Star Fox 64 3D hands-on preview

When you think of top-tier N64 games, Star Fox 64 sits right up there with Ocarina of Time, GoldenEye and Super Mario 64. To this day it remains the best Star Fox game in the series, and later this year (September 9, to be precise) it’s receiving a 3D makeover complete with new motion controls and multiplayer features. And don’t worry – those motion controls are totally optional.

For those unfamliar with the original, Star Fox 64 sends space ace Fox McCloud flying through a series of branching levels, eachfilled with projectile-spewing baddies and titanic bosses. Fox’s angular ship, the Arwing, can deflect most incoming bullets by performing the world famous“barrel roll,” (opens in new tab)as well as charge up for a homing shot that damages its target as well as any other enemies in its blast radius. Ships destroyed in groups are worth more to your kill count than if they were destroyed alone, so the game quickly becomes more than just shooting – it evolves into a skill-based combo extravaganza. It’s a pure-gameplay experience that entranced millions in 1997, and is just as fun today.

However, if you wanted to try besting your score on a given level, you would have to replay the entire game and get back to that point. This required the obvious time investment of replaying the stage, but also the possibility of missing one of the branches necessary to reach certain areas again. In 64 3D, you can jump into a Score Attack mode that opens any completed level for further combo chaining. It’s a small touch, but one longtime fans will undoubtedly enjoy; I personally played Star Fox 64 dozens, if not a hundred times through solely to improve a score, so being able to skip to a specific level is appreciated.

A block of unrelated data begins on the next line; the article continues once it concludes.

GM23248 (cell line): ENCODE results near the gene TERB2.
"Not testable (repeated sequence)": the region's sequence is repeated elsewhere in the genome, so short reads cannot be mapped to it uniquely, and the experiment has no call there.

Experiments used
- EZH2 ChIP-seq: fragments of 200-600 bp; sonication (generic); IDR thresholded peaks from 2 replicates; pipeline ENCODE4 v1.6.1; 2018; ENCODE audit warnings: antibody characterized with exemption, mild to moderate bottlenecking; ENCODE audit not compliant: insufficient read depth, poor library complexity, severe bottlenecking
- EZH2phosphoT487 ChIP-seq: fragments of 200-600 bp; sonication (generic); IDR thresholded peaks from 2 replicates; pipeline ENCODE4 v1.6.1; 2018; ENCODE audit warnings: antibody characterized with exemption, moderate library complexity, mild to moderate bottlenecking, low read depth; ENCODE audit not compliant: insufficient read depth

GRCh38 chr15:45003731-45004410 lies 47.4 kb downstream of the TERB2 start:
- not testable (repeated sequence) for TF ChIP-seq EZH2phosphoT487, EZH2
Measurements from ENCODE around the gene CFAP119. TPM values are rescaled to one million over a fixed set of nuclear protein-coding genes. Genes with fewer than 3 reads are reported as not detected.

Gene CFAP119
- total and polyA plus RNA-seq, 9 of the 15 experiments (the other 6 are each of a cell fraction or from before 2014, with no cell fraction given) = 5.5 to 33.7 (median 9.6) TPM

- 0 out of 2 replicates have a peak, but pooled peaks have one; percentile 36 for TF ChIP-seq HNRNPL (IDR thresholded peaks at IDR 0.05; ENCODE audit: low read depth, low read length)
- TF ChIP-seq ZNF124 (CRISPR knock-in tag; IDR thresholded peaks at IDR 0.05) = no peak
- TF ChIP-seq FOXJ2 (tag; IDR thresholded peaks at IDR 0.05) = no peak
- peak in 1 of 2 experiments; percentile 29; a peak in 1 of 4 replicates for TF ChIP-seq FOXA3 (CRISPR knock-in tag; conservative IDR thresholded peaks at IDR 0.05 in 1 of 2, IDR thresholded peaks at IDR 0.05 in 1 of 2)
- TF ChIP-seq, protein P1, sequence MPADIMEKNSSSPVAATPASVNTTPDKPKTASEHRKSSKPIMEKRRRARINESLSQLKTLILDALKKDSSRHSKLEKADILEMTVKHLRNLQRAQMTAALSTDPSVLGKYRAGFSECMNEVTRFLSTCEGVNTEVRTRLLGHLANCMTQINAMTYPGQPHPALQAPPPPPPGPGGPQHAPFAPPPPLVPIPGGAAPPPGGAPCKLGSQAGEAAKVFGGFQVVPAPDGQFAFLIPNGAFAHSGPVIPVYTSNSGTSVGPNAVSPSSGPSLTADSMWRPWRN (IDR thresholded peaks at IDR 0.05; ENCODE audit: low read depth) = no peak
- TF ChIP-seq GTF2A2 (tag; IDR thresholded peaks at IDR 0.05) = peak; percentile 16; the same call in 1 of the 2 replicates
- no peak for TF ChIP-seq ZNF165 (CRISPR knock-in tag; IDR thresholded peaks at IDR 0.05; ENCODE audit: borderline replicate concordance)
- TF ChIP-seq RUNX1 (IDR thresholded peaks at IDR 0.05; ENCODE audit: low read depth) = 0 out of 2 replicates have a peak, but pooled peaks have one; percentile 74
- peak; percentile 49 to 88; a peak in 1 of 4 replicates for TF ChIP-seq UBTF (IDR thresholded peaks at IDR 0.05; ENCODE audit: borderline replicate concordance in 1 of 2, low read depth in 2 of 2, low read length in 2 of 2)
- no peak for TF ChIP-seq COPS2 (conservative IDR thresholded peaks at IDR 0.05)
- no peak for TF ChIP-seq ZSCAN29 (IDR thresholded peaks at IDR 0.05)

But what’s new? For starters, the visuals are notably prettier. The Arwings themselves received a modest bump in clarity, but the real improvements lie in the environments. One level that takes place over an ocean looks immensely better on 3DS, complete with excellent lighting effects as the Arwing’s laser blasts hum across the surface of the water. I wouldn’t say the visuals are pumped up as much as Ocarina of Time 3D, but there are definitely areas that show great improvement. Additionally, the radio chatter between Fox and his pals (Slippy, Peppy and Falco) has been re-recorded, mostly with the original cast from Star Fox 64. I can confirm Slippy is as annoyingly shrill as ever.

The major change for 64 3D is its multiplayer, which ditches the Landmaster Tank and on-foot modes of the original in favor of all-Arwing action. I was initially upset about losing the tank and foot modes (the air/land/foot rivalry was intensely fun and unlike other multiplayer of the day), but the new maps and Mario Kart-style power-ups make the existing, flight-only experience a blast to play. Power-ups include a massive supernova that burns anything in its path, a transponder that teleports you behind an opponent and sticky things called slowburzz that cling to ships and slow ’em down. There are nine power-ups total, and they really help flesh out the multiplayer that shipped with the original game. As a final note, the game does constantly display your face (via the 3DS camera) above your ship; it seems like a silly inclusion, but I gotta say, being able to see someone’s face as they’re about to pop is pretty cool. Bonus – the multiplayer only requires one card for four people to play.

The single playerseems strong as ever, and the multiplayer (which is local only, sadly) is sufficiently beefed up to make this an attractive package despite it being yet another re-release of an N64 game. Again, it’s set to launch on 9/9, which is a Friday, a possible first for a Nintendo game.

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